Member
 
Jens Nordlunde's Avatar
 
Join Date: Dec 2004
Location: Europe
Posts: 2,276
Default

Yes the katar could be used for slashing - at least some of them.
Here is an early description of a katar from my catalogue A Passion for Indian weapons p. 10.

Gustav Oppert, a scholar of ancient Sanskrit manuscripts, offers a reference under the subject Amukta, a description of a weapon,
which is likely to be a katar.
“The Maustika (fist-sword, dagger) has a good hilt, is a span [circa 20-22 cm] long and ornamented. Its end is sharp, it has a high neck15, is broad in the midst and dark coloured.
It can make all sorts of movements, as it is a small and very handy weapon. Its qualities are enlarged upon by Vaisampayana”. In the above quoted text there is a footnote to a Sanskrit text, translated here. “The hilt of the Moushtika is easy to hold and gives a tight grip. Both sides of the hilt are large and with attractive designs. The tip is wide and is sharp and shining. The centre [of the blade] is thick and shining.
It can be held and circled. While turning it, number of points on it can be observed. As with the curve that cows urine makes while falling on the ground, the moushtika can also make similar curves and can be turned. It can be thrust forward and reverse, left and right, zigzag, curvy and also in a circle. It can also be thrown, turned fast and can be thrust to the ground. It can be reversed and struck to the back. We can rotate ourselves [our body] while using it. We can hit from near and hit from a
distance. It shivers, and these are the different methods of using the weapon.
This is the speciality of this weapon, O King.” This was a conversation between someone who was a master of this weapon to the king to whom he was explaining it in 2 parts; firstly its description and then on how to use it.
That the weapon “can make all sorts of movements” is an interesting observation, and the author continues to describe other weapons in a similar way – the kunta [lance] can only be handled in six ways whilst the gada [club] has twenty different motions.

Last edited by Jens Nordlunde : 13th November 2017 at 06:11 PM.
Jens Nordlunde is offline   Reply With Quote
Old 15th November 2017, 09:46 AM   #36
BANDOOK
Member
 
Join Date: Jun 2013
Location: AUCKLAND,NEW ZEALAND
Posts: 546
Default Here is one from my collection

Hi Jens
Here is a Katar from my collection,when I bought it I was told its from Bundi,Rajasthan but after asking a friend he told me its south Indian and 18 century.Please tell me more about it.
size is 16 inches
Regards
Rajesh
Attached Images
          
BANDOOK is offline   Reply With Quote
Old 15th November 2017, 10:11 AM   #37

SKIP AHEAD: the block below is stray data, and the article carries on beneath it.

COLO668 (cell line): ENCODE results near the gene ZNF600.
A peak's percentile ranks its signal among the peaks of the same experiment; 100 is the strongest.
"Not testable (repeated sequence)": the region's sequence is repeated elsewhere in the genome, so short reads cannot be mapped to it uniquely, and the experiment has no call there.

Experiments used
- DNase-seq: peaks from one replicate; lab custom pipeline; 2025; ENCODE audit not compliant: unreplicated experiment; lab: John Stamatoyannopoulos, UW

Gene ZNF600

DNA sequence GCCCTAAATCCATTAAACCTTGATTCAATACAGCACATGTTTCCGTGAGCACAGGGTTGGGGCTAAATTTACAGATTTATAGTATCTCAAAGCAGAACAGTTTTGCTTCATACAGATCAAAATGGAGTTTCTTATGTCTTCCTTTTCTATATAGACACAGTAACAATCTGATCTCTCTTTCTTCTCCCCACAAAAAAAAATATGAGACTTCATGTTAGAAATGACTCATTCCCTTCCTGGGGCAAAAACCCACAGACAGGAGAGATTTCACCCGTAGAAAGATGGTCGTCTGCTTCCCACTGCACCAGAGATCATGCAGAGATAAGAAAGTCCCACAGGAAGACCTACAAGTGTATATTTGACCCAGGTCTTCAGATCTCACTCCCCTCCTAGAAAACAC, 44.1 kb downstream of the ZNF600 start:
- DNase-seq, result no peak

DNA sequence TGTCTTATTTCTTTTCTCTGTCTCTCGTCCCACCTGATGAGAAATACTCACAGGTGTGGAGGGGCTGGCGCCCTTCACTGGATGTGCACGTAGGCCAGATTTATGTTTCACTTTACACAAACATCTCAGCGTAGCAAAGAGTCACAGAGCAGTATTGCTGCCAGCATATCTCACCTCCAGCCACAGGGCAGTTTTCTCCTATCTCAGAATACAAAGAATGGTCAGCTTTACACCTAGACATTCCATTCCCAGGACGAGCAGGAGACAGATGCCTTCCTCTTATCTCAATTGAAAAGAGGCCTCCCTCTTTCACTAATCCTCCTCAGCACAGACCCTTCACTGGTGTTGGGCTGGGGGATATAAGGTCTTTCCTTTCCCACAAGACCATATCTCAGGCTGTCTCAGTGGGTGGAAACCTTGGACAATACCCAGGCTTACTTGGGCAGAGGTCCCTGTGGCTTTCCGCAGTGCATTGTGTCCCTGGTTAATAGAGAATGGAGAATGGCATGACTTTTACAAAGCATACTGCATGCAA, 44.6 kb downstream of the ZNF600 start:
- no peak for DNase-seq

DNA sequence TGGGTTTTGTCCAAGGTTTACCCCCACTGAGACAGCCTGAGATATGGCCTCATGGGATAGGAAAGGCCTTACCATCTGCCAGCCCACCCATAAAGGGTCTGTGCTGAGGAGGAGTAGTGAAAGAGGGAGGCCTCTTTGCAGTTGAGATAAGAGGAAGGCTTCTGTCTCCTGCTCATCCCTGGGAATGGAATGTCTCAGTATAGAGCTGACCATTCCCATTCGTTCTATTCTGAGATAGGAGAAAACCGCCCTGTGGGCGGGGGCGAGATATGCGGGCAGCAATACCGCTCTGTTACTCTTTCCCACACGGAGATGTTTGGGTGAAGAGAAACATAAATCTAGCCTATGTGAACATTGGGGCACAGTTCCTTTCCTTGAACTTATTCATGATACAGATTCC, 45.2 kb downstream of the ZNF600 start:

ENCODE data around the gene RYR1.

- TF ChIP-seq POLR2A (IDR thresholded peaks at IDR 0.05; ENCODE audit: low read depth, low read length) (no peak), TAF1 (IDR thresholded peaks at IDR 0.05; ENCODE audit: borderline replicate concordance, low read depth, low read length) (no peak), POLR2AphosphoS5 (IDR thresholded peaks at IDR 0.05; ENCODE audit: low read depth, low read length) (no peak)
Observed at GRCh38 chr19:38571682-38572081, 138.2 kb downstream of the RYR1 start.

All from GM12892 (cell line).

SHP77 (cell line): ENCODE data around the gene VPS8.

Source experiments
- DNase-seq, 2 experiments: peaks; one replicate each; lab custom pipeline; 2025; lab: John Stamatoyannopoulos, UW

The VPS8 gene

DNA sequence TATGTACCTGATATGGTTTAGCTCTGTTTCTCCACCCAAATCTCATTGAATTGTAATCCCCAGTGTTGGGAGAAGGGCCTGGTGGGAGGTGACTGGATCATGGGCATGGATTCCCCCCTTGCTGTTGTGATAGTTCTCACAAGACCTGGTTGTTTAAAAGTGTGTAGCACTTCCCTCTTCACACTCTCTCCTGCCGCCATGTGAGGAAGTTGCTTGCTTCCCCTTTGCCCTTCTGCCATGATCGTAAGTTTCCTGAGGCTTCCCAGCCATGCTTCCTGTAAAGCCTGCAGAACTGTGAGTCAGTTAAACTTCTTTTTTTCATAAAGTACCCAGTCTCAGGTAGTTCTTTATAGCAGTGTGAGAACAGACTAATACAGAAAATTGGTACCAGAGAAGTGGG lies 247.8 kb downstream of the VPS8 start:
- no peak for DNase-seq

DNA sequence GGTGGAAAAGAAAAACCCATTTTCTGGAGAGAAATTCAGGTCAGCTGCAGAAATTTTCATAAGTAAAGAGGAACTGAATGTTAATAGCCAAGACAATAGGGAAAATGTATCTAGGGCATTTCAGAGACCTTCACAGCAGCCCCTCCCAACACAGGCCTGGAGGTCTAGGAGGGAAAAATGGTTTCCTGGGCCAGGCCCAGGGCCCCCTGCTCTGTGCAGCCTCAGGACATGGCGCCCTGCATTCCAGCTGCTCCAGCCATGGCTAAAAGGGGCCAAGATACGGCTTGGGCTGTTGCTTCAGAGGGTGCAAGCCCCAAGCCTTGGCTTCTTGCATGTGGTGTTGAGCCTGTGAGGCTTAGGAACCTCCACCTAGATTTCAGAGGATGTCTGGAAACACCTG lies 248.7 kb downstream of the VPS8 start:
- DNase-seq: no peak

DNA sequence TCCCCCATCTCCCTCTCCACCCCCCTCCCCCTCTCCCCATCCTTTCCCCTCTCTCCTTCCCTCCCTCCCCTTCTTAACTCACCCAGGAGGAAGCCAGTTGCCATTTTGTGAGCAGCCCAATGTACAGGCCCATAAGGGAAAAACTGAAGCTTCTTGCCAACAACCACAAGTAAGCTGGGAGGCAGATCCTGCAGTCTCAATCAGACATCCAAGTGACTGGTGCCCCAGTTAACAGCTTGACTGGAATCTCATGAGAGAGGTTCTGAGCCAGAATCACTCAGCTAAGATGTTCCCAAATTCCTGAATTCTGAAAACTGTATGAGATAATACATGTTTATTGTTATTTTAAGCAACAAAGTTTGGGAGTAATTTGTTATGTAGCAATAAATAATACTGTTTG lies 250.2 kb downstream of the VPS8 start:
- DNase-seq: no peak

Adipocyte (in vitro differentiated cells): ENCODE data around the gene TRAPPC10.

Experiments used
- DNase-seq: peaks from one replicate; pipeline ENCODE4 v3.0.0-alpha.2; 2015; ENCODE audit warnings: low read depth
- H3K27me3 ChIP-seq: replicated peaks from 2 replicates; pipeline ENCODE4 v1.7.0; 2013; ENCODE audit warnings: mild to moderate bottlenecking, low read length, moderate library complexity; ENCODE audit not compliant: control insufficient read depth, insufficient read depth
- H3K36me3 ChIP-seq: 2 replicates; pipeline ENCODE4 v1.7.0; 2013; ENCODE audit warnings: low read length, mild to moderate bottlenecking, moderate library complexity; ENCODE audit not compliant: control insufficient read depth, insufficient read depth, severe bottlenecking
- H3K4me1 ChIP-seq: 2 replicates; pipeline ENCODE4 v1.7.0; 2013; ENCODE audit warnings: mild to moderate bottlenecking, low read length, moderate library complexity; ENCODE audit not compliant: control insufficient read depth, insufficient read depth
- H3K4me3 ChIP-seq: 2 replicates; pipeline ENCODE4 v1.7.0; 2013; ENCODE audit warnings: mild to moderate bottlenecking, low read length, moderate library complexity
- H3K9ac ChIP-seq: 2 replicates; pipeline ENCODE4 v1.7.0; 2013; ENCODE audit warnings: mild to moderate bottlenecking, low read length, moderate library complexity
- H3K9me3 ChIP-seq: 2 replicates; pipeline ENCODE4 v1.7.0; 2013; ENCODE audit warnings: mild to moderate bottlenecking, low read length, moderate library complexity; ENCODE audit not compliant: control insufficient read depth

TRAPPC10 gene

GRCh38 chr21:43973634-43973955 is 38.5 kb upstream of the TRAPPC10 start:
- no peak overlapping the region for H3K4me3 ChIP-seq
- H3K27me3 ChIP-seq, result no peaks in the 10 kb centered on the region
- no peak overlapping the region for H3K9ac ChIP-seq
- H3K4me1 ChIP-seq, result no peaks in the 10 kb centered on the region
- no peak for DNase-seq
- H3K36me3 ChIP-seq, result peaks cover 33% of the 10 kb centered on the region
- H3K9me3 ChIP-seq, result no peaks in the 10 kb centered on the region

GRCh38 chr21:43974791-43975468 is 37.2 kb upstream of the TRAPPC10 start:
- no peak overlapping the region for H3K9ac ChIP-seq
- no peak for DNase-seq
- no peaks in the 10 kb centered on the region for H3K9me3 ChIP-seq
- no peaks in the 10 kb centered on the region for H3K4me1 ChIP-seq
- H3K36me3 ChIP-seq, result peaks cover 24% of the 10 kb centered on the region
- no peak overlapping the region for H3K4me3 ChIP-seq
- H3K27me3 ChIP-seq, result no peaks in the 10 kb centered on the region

Jens Nordlunde
Member
 
Jens Nordlunde's Avatar
 
Join Date: Dec 2004
Location: Europe
Posts: 2,276
Default

Hi Rajesh,

Your friend is right, It is from Deccan/South India, and it is safe to say 18th century.
The interesting thing is, that these katars from the south, with a curved hilt base either have an even curv or a 'pointed' curv, and this should give us a clue more exactly from where it is - I think, if you can 'read' it. At the moment I cant, but who knows where research will take me.
Jens Nordlunde is offline   Reply With Quote
Old 15th November 2017, 10:18 AM   #38
BANDOOK
Member
 
Join Date: Jun 2013
Location: AUCKLAND,NEW ZEALAND
Posts: 546
Default

Thanks Jens,my friend is an expert in his own right but prefers to be very low profile,thanks for your comments
many Thanks
Rajesh
BANDOOK is offline   Reply With Quote
Old 16th November 2017, 09:24 PM   #39
Jens Nordlunde
Member
 
Jens Nordlunde's Avatar
 
Join Date: Dec 2004
Location: Europe
Posts: 2,276
Default

Rajesh,
Please tell me, if you hold the blade, and hid the side guards on wood, does it sound like a tuning fork?
Jens
Jens Nordlunde is offline   Reply With Quote
Old 30th November 2017, 04:41 PM   #40
Ibrahiim al Balooshi
Member
 
Ibrahiim al Balooshi's Avatar
 
Join Date: Jul 2006
Location: Buraimi Oman, on the border with the UAE
Posts: 3,985
Send a message via MSN to Ibrahiim al Balooshi
Default

Quote:
Originally Posted by BANDOOK
Hi Jens
Here is a Katar from my collection,when I bought it I was told its from Bundi,Rajasthan but after asking a friend he told me its south Indian and 18 century.Please tell me more about it.
size is 16 inches
Regards
Rajesh



Salaams Rajesh, It was inevitable I suppose... but here is the Fleur De Lis decorating an Indian weapon... or is it a split palmette?
Ibrahiim al Balooshi is offline   Reply With Quote
Reply


Thread Tools Search this Thread
Search this Thread:

Advanced Search
Display Modes

Posting Rules
You may not post new threads
You may not post replies
You may not post attachments
You may not edit your posts

vB code is On
Smilies are On
[IMG] code is On
HTML code is Off
Forum Jump



All times are GMT. The time now is 06:32 AM.


Powered by: vBulletin Version 3.0.3
Copyright ©2000 - 2017, Jelsoft Enterprises Ltd.
Posts are regarded as being copyrighted by their authors and the act of posting material is deemed to be a granting of an irrevocable nonexclusive license for display here.